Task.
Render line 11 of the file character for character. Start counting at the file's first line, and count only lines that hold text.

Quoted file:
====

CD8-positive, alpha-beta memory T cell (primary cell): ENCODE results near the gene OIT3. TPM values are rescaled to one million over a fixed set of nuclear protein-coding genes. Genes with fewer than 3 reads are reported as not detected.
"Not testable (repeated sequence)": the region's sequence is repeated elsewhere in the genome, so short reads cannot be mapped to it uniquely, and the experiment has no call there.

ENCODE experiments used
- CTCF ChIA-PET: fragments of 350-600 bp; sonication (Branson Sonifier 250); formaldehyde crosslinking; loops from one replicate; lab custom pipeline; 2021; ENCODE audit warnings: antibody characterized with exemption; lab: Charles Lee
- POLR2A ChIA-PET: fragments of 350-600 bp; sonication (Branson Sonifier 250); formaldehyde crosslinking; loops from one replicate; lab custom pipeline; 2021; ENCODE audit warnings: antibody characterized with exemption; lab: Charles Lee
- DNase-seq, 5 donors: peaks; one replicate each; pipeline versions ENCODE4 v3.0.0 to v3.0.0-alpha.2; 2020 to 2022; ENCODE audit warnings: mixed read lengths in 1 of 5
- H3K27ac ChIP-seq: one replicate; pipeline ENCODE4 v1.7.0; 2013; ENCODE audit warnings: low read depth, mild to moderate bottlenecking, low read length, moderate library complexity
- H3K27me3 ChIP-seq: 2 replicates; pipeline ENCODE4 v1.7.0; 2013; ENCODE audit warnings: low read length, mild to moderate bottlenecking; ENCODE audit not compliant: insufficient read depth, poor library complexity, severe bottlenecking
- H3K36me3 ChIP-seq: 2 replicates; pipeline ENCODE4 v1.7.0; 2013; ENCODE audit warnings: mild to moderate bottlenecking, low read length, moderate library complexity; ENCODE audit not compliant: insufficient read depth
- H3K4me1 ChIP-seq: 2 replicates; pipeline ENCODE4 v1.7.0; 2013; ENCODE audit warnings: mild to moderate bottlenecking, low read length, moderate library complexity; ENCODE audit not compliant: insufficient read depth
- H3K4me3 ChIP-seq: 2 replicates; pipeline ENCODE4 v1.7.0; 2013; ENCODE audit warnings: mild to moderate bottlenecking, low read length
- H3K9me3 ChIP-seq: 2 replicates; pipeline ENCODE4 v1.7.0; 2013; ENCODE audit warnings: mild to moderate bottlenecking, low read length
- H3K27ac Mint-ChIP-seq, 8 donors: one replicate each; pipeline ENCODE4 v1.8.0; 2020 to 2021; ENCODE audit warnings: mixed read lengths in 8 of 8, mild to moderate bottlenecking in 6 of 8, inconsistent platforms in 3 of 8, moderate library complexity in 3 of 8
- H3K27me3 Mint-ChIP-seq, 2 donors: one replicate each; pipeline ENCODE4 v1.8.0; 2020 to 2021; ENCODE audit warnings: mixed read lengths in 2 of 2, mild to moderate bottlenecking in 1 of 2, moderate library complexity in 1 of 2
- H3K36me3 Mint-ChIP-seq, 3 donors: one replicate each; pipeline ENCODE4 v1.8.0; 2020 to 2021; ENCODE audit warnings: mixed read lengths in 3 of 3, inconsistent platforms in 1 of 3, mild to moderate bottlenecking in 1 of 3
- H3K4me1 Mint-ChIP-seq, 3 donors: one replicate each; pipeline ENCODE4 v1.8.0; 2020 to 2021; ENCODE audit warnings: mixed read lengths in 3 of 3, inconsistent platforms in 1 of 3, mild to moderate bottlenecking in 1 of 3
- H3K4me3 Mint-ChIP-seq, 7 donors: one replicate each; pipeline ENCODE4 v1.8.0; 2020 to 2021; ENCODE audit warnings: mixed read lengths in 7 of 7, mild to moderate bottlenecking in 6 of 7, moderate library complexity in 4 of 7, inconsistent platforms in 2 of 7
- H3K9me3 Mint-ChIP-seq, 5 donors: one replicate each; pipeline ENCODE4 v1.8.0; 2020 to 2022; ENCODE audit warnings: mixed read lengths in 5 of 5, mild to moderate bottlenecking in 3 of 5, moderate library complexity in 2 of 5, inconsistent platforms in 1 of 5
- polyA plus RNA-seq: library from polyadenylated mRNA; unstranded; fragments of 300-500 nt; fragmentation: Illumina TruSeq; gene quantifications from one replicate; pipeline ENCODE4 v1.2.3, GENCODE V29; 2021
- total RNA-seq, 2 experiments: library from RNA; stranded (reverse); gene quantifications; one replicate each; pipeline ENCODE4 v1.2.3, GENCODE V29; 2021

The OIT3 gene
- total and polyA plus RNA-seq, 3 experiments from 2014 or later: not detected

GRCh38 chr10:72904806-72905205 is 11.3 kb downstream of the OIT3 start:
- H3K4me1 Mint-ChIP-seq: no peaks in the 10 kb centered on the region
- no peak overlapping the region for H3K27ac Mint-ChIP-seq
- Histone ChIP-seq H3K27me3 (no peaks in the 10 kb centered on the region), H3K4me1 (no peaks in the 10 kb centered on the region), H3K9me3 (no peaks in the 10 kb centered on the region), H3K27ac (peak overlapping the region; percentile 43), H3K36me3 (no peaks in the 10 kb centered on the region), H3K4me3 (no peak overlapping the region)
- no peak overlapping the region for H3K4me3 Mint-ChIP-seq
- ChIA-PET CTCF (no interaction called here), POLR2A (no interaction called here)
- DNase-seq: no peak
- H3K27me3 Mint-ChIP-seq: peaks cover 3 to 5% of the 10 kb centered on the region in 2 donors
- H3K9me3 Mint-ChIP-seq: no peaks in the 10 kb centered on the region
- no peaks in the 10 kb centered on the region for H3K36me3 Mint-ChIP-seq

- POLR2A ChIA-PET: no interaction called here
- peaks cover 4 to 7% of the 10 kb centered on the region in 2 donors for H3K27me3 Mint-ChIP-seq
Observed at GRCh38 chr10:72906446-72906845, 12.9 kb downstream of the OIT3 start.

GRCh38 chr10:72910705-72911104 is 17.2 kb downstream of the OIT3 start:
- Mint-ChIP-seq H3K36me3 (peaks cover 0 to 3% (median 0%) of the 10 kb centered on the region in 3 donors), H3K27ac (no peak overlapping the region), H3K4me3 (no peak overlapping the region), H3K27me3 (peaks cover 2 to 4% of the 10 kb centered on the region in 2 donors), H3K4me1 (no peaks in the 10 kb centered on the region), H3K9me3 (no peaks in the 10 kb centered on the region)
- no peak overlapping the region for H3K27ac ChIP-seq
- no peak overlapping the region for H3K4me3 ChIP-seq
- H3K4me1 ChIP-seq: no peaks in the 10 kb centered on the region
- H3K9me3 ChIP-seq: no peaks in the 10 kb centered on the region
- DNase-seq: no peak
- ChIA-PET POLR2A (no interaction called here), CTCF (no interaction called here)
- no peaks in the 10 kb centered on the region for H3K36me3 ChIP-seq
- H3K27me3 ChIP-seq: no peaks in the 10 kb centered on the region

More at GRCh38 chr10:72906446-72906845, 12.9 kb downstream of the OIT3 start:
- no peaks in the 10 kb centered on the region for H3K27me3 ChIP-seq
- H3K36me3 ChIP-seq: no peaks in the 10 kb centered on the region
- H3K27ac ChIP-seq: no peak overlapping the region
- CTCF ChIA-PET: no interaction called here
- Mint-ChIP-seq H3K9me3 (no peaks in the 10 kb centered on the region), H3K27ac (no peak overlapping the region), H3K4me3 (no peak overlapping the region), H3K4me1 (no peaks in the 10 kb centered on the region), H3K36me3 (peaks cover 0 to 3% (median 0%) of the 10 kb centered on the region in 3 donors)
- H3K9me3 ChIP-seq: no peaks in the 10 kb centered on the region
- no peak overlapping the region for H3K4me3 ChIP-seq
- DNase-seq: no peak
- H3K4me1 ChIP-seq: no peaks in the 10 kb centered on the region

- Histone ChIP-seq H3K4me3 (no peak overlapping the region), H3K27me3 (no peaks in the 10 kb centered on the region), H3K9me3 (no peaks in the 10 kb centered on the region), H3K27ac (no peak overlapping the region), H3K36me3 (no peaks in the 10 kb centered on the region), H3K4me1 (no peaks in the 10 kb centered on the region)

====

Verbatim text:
- H3K4me3 ChIP-seq: 2 replicates; pipeline ENCODE4 v1.7.0; 2013; ENCODE audit warnings: mild to moderate bottlenecking, low read length